Professor Tamara Galloway with Dr Andy Booth from Norwegian research company SINTEF.
Exeter expert delivers talk to UN on ocean plastic pollution
A marine pollution expert from the University of Exeter has given a high level presentation at the United Nations headquarters, in New York.
Professor Tamara Galloway, an eco-toxicologist in the College of Life and Environmental Sciences, delivered the presentation at the recent Open-ended Consultative Process on Oceans and the Law of the Sea (ICP-17) session on Marine Debris, Plastics and Microplastics.
Professor Galloway’s presentation focused on the potential impact on human health caused by micro and nanoplastics – which are small plastic particles less than 1 mm in length. Environmentalists and scientists believe that these microbeads are increasingly contaminating the marine environment, and have growing concerns about the biological damage they can potentially cause.
The risks to health posed by uncontrolled disposal of waste plastics has been recognised not only by the United Nations Environment Programme, but is also one of the G7 summit Strategic Development Goals, which aims to reduce marine debris and microplastics by encouraging improvements to legislation, waste management and social education.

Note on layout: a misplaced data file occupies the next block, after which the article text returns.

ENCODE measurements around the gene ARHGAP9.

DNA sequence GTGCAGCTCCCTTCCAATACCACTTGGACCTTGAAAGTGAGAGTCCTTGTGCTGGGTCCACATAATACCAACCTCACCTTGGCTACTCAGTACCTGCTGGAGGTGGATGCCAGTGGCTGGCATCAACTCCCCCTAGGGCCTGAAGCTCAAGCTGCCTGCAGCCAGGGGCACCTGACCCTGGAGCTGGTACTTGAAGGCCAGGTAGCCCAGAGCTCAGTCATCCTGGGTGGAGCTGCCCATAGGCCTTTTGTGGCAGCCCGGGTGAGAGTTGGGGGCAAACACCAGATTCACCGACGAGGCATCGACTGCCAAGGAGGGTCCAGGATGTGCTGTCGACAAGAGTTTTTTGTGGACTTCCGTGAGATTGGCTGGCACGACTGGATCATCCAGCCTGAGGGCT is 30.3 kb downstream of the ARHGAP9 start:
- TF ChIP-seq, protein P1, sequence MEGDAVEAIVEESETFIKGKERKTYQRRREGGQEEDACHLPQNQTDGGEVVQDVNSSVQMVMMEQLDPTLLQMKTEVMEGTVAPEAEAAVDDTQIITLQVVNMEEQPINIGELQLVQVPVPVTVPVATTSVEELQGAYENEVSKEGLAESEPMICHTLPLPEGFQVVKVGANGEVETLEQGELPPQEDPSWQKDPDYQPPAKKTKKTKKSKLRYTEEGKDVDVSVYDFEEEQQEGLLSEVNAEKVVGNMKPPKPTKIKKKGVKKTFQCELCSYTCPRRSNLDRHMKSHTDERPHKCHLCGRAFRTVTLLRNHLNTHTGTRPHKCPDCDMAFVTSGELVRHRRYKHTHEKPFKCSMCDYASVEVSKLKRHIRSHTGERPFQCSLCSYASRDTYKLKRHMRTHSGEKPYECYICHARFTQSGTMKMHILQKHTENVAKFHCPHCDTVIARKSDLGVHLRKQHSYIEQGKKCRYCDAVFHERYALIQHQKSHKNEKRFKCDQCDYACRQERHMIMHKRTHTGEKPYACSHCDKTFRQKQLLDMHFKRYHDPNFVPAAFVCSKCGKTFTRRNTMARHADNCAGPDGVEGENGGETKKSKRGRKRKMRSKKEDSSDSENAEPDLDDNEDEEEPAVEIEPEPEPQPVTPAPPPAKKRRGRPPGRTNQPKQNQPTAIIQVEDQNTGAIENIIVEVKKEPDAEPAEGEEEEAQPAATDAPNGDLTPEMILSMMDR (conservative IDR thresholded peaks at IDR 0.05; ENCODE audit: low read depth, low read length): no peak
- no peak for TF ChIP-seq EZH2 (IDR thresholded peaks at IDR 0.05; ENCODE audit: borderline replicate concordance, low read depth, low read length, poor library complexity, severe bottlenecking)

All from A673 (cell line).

Speaking after the presentation, Professor Galloway said: “Talking to the United Nations consultations was an amazing experience, and I was overwhelmed by the interest from so many countries in the work we are doing to understand the risks these microplastics pose once they enter the food chain. We are really hopeful that our research will help to support better legislation internationally to help control this growing pollution problem.”
Professor Galloway, whose research focuses on marine pollution, the human health effects of pollutants and the sustainable development of novel materials and substances, recently gave evidence at the UK Environmental Audit Committee, which was conducting an inquiry into the environmental impact of microplastics.
Date: 1 July 2016